3. ^ "Bătălia giganților pentru aviația militară românească" [Battle of giants for the Romanian Air Force]. 9am.ro (from Ziua) (in Romanian). November 7, 2005. Retrieved June 20, 2020.
  4. ^ "Defense & Security Intelligence & Analysis: IHS Jane's – IHS". Archived from the original on 26 April 2012. Retrieved 24 December 2014.
  5. ^ "Cer Senin Magazine, nr. 3/2009, page 10" (PDF). Archived (PDF) from the original on 2011-08-12. Retrieved 2011-06-29.
  6. ^ "Defense under external pressure". Archived from the original on 25 December 2014. Retrieved 24 December 2014.
  7. ^ "Băsescu anunță locul unde vor fi amplasate în România rachetele americanilor. Ce spune primarul din Deveselu, chemat luni seară la Cotroceni să-și dea acordul". Gandul.info. Archived from the original on 28 July 2012. Retrieved 24 December 2014.
  8. ^ "Scutul american antirachetă din România a devenit operațional. Vezi imagini de afara și din interiorul bazei de la Deveselu". HotNewsRo. Archived from the original on 2016-10-26. Retrieved 2016-10-26.
  9. ^ "Generalul Laurian Anastasof, noul șef al Forțelor Aeriene". Archived from the original on 25 December 2014. Retrieved 24 December 2014.
  10. ^ Horia Salca. "Dr. Horia Salca". Archived from the original on 28 December 2014. Retrieved 24 December 2014.
  11. ^ Ralph S. Cooper, D.V.M. "Gheorghe Negrescu". Archived from the original on 3 March 2016. Retrieved 24 December 2014.
  12. ^ "Aviația Magazin – Blog Archive Momente din istoria aviației militare române (II) – Aviația Magazin". Aviația Magazin. Archived from the original on 25 December 2014. Retrieved 24 December 2014.
  13. ^ "Aviația Magazin Blog – Archive Momente din istoria aviației române (III) – Aviația Magazin". Aviația Magazin. Archived from the original on 25 December 2014. Retrieved 24 December 2014.
  14. ^ "503 Service Unavailable". Archived from the original on 25 December 2014. Retrieved 24 December 2014.
  15. ^ Jozef Wilczynski, Technology in Comecon: Acceleration of Technological Progress Through Economic Planning and the Market, p. 243
  16. ^ Keith Hitchins, Clarendon Press, 1994, Rumania 1866–1947, p. 262
  17. ^ Ronald L. Tarnstrom, Trogen Books, 1998, Balkan Battles, p. 326
  18. ^ William Green, John Fricker, MacDonald, 1958, The Air Forces of the World: Their History, Development, and Present Strength, p. 234
  19. ^ Green, 1971, p.25-26
  20. ^ Green, 1971, p.26
  21. ^ Air Forces Monthly, November 2007 issue, p.36.
  22. ^ Air Forces Monthly, November 2007 issue, p.37.
  23. ^ "Romania's Air Force Staff to be overhauled starting July 1, 2010". Archived from the original on 25 December 2014. Retrieved 24 December 2014.
  24. ^ "Structure". Romanian Air Force. Archived from the original on 12 June 2018. Retrieved 8 June 2018.
  25. ^ http://www.thenewstribe.com/2015/06/20/paf-super-mushak-jets-participate-in-bucharest-international-airshow-2015/
  26. ^ "Câte MiG-21 LanceR mai are România. Armata trece numărul bătrânelor avioane la „informații confidențiale"". Defense Romania (in Romanian). 21 April 2021.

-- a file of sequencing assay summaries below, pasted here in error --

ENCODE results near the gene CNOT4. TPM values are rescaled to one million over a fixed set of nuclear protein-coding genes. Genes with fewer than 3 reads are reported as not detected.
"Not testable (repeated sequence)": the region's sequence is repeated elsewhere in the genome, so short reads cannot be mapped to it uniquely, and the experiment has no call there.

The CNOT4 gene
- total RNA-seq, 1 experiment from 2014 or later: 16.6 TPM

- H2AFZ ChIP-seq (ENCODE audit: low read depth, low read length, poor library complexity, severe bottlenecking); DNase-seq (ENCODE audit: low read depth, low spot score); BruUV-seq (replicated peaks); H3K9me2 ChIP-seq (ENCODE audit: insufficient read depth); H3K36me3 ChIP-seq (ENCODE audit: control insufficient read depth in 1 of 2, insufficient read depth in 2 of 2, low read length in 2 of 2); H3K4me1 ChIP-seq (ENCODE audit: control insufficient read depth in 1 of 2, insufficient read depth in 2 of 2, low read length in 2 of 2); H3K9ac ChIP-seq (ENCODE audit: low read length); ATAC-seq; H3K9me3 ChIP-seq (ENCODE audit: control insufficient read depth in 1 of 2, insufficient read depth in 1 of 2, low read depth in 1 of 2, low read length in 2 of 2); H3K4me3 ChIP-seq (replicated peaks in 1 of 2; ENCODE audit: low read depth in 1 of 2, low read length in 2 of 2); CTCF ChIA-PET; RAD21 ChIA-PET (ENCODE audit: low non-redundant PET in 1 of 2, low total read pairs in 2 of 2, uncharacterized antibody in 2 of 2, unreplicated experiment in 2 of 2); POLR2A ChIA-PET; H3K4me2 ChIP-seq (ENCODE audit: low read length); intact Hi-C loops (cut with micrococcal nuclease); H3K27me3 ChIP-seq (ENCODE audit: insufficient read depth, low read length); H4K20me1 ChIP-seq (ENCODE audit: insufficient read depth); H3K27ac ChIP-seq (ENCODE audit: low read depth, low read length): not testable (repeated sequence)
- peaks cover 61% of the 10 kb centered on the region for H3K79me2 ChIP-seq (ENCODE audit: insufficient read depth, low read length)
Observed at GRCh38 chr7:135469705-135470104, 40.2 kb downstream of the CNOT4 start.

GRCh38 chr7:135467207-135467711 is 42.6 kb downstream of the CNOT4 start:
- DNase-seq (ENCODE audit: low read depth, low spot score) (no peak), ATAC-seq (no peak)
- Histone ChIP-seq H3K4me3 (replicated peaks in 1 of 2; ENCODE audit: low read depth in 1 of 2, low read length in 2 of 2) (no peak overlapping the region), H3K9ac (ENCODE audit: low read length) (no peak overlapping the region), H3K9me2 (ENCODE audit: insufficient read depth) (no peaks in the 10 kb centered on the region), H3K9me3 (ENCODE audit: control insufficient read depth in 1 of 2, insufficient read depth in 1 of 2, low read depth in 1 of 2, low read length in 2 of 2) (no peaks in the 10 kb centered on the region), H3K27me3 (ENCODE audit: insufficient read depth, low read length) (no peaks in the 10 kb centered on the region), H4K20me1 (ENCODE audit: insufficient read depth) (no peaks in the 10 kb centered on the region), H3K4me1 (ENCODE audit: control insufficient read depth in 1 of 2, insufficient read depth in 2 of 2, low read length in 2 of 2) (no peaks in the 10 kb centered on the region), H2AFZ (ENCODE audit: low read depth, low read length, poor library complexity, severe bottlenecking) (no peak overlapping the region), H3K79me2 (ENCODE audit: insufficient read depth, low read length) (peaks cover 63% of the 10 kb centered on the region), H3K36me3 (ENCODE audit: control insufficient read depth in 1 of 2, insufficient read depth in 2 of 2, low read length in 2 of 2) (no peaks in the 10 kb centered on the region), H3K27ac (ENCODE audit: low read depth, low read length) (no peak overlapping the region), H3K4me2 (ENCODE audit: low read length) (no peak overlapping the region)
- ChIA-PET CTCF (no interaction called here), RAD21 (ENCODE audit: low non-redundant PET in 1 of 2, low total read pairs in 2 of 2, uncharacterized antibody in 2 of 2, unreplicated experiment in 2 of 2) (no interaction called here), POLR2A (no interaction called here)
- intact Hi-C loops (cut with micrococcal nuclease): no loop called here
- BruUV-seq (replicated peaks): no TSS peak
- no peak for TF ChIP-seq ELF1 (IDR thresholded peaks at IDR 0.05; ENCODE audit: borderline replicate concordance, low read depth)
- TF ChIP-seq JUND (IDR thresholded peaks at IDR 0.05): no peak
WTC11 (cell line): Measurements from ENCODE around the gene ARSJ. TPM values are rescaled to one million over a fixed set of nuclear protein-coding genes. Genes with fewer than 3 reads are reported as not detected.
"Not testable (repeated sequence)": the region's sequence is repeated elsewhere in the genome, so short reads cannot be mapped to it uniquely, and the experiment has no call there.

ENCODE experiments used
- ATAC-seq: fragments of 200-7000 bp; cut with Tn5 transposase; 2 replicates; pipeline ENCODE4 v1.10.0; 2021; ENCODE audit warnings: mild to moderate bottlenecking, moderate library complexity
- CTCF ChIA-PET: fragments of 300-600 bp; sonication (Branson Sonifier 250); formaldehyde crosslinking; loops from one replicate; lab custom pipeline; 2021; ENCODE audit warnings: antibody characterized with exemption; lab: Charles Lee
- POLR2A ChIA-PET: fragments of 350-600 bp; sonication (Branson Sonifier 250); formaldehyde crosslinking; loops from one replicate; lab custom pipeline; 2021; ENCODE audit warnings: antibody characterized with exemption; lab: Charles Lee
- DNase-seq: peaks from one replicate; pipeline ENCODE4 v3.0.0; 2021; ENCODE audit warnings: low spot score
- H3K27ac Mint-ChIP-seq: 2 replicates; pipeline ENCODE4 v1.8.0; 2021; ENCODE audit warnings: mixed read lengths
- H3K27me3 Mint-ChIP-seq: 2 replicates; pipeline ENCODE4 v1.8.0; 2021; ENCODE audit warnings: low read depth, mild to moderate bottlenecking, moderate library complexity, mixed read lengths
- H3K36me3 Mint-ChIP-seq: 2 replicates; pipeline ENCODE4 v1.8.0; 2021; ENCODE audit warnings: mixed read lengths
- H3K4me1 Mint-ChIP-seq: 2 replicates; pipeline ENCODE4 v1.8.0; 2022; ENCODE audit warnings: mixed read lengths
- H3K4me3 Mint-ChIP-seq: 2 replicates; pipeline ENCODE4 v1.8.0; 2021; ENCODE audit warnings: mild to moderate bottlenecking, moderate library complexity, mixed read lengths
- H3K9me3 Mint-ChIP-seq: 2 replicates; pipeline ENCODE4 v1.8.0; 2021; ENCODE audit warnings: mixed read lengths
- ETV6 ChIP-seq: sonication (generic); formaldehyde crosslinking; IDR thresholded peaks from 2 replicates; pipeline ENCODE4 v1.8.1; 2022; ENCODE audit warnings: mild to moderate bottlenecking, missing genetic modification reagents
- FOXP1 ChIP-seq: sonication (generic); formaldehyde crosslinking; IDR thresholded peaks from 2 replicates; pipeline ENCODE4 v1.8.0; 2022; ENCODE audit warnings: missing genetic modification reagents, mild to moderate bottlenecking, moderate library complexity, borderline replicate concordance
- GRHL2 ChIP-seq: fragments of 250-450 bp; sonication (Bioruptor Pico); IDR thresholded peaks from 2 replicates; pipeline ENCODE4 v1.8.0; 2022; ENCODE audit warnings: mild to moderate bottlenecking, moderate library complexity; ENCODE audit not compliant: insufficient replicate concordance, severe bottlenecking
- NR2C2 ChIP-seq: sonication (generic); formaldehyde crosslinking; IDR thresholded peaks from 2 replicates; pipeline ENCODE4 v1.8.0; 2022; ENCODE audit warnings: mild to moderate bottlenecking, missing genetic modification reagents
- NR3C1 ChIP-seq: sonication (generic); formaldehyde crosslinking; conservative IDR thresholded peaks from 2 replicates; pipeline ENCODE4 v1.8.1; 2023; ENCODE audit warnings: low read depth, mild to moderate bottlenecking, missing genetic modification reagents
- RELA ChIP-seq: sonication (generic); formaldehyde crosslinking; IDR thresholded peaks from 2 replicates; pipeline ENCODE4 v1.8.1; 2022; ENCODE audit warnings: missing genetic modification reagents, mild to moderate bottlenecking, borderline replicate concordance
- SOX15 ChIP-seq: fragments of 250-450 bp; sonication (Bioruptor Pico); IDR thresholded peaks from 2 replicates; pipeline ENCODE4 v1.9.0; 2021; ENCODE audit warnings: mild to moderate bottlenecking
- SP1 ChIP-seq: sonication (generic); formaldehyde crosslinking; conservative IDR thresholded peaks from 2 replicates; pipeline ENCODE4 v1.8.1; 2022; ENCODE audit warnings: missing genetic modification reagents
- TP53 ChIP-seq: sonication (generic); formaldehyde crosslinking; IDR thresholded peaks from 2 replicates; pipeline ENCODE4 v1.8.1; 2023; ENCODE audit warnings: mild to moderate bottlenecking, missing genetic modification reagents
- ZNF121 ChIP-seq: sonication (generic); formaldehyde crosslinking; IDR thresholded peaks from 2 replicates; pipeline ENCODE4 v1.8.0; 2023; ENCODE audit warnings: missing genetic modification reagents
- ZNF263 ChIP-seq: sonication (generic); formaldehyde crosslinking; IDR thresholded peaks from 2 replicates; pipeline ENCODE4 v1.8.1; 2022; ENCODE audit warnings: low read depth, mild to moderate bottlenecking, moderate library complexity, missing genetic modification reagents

27. ^ "Câte avioane MiG-21 LanceR mai are România?". Aviatia Magazin (in Romanian). 1 July 2021.
  28. ^ "Romania si-a completat Escadrila 53 de avioane F-16. Cea de-a 17-a aeronava a sosit din Portugalia". Defense Romania (in Romanian). 25 March 2021. Retrieved 25 March 2021.
  29. ^ "Încă un avion F-16 a intrat în dotarea Forțelor Aeriene Române. În total, România deține 17 astfel de aparate". Digi24 (in Romanian). 29 March 2021.
  30. ^ "World Air Forces 2020". Flightglobal Insight. 2020. Retrieved 16 January 2020.
  31. ^ a b c d e f g h i "World Air Forces 2021". Flightglobal Insight. 2021. Retrieved 4 September 2021.
  32. ^ "Romania gets Shadow 600". flightglobal.com. Retrieved 1 June 2015.
  33. ^ "Heavy Airlift Wing". Strategic Airlift Capability Program. Retrieved 17 April 2020.
  34. ^ a b c d e f g h i j Trade Registers. Armstrade.sipri.org. Retrieved on 12 June 2015
  35. ^ "Romania receives first Patriot missile system". romania-insider.com. 17 September 2020.
  36. ^ Tudor, Radu (9 March 2005). "Romania to get Dutch HAWK missiles". IHS Jane's Defence Weekly.
  37. ^ a b "Grade militare (Military ranks)". defense.ro (in Romanian). Romanian Defence Staff. Retrieved 1 February 2021.

Bibliography

  • Bernád, Dénes (2003). Rumanian Aces of World War 2 (Aircraft of the Aces 54). Botley, Oxford, UK: Osprey Publishing. pp. #–##. ISBN 184176535-X.
  • Bernád, Dénes (1999). Rumanian Air Force: The Prime Decade, 1938–1947. Carrollton, TX: Squadron/Signal Publications Inc. ISBN 0897474023.
  • Craciunoiu, Cristian (February 2002). "Deux des Savoia..." [Two of Savoia...]. Avions: Toute l'Aéronautique et son histoire (in French) (107): 7–16. ISSN 1243-8650.
  • Crăciunoiu, Cristian; Roba, Jean-Louis (2003). Romanian Aeronautics in the Second World War, 1941–1945. București, Romania: Editura Modelism International. ISBN 973-8101182. (bilingual Romanian/English)
  • Green, W.; Swanborough, G., eds. (June 1971). "Oil Well Top Cover – Sixty Years of Rumanian Military Aviation". Air Enthusiast. 1 (1): 25–26.
  • International Institute for Strategic Studies (2010-02-03). Hackett, James (ed.). The Military Balance 2010. London: Routledge. ISBN 978-1-85743-557-3.

External links